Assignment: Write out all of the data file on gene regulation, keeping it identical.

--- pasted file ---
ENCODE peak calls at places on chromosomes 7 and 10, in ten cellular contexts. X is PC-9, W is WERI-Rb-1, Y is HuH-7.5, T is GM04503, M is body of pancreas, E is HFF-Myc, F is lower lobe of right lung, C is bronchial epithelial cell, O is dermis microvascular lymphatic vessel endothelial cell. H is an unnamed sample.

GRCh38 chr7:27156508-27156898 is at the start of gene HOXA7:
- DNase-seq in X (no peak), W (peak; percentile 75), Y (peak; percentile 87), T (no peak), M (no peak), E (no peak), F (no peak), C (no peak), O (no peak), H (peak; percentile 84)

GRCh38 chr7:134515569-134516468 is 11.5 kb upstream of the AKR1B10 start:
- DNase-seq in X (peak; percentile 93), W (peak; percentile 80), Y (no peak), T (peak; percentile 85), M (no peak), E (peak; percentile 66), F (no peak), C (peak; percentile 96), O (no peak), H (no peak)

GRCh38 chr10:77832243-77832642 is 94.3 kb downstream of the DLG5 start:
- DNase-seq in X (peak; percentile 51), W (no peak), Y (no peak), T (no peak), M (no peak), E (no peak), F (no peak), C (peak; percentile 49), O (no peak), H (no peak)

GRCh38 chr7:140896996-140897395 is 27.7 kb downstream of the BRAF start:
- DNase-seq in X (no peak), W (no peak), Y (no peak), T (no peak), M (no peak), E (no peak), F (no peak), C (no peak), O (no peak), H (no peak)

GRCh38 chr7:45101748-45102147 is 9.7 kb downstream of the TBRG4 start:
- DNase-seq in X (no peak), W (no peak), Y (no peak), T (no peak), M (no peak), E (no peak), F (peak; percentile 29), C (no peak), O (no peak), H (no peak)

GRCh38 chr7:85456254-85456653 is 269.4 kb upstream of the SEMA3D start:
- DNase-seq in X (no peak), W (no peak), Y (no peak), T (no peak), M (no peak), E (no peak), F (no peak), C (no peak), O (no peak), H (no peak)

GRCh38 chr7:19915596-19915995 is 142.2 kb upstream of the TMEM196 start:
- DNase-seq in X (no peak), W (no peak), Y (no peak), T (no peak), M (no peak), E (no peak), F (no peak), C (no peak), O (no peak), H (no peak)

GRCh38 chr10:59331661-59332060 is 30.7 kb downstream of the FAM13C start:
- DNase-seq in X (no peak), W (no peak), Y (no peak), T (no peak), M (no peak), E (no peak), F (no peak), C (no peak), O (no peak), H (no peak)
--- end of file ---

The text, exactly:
ENCODE peak calls at places on chromosomes 7 and 10, in ten cellular contexts. X is PC-9, W is WERI-Rb-1, Y is HuH-7.5, T is GM04503, M is body of pancreas, E is HFF-Myc, F is lower lobe of right lung, C is bronchial epithelial cell, O is dermis microvascular lymphatic vessel endothelial cell. H is an unnamed sample.

GRCh38 chr7:27156508-27156898 is at the start of gene HOXA7:
- DNase-seq in X (no peak), W (peak; percentile 75), Y (peak; percentile 87), T (no peak), M (no peak), E (no peak), F (no peak), C (no peak), O (no peak), H (peak; percentile 84)

GRCh38 chr7:134515569-134516468 is 11.5 kb upstream of the AKR1B10 start:
- DNase-seq in X (peak; percentile 93), W (peak; percentile 80), Y (no peak), T (peak; percentile 85), M (no peak), E (peak; percentile 66), F (no peak), C (peak; percentile 96), O (no peak), H (no peak)

GRCh38 chr10:77832243-77832642 is 94.3 kb downstream of the DLG5 start:
- DNase-seq in X (peak; percentile 51), W (no peak), Y (no peak), T (no peak), M (no peak), E (no peak), F (no peak), C (peak; percentile 49), O (no peak), H (no peak)

GRCh38 chr7:140896996-140897395 is 27.7 kb downstream of the BRAF start:
- DNase-seq in X (no peak), W (no peak), Y (no peak), T (no peak), M (no peak), E (no peak), F (no peak), C (no peak), O (no peak), H (no peak)

GRCh38 chr7:45101748-45102147 is 9.7 kb downstream of the TBRG4 start:
- DNase-seq in X (no peak), W (no peak), Y (no peak), T (no peak), M (no peak), E (no peak), F (peak; percentile 29), C (no peak), O (no peak), H (no peak)

GRCh38 chr7:85456254-85456653 is 269.4 kb upstream of the SEMA3D start:
- DNase-seq in X (no peak), W (no peak), Y (no peak), T (no peak), M (no peak), E (no peak), F (no peak), C (no peak), O (no peak), H (no peak)

GRCh38 chr7:19915596-19915995 is 142.2 kb upstream of the TMEM196 start:
- DNase-seq in X (no peak), W (no peak), Y (no peak), T (no peak), M (no peak), E (no peak), F (no peak), C (no peak), O (no peak), H (no peak)

GRCh38 chr10:59331661-59332060 is 30.7 kb downstream of the FAM13C start:
- DNase-seq in X (no peak), W (no peak), Y (no peak), T (no peak), M (no peak), E (no peak), F (no peak), C (no peak), O (no peak), H (no peak)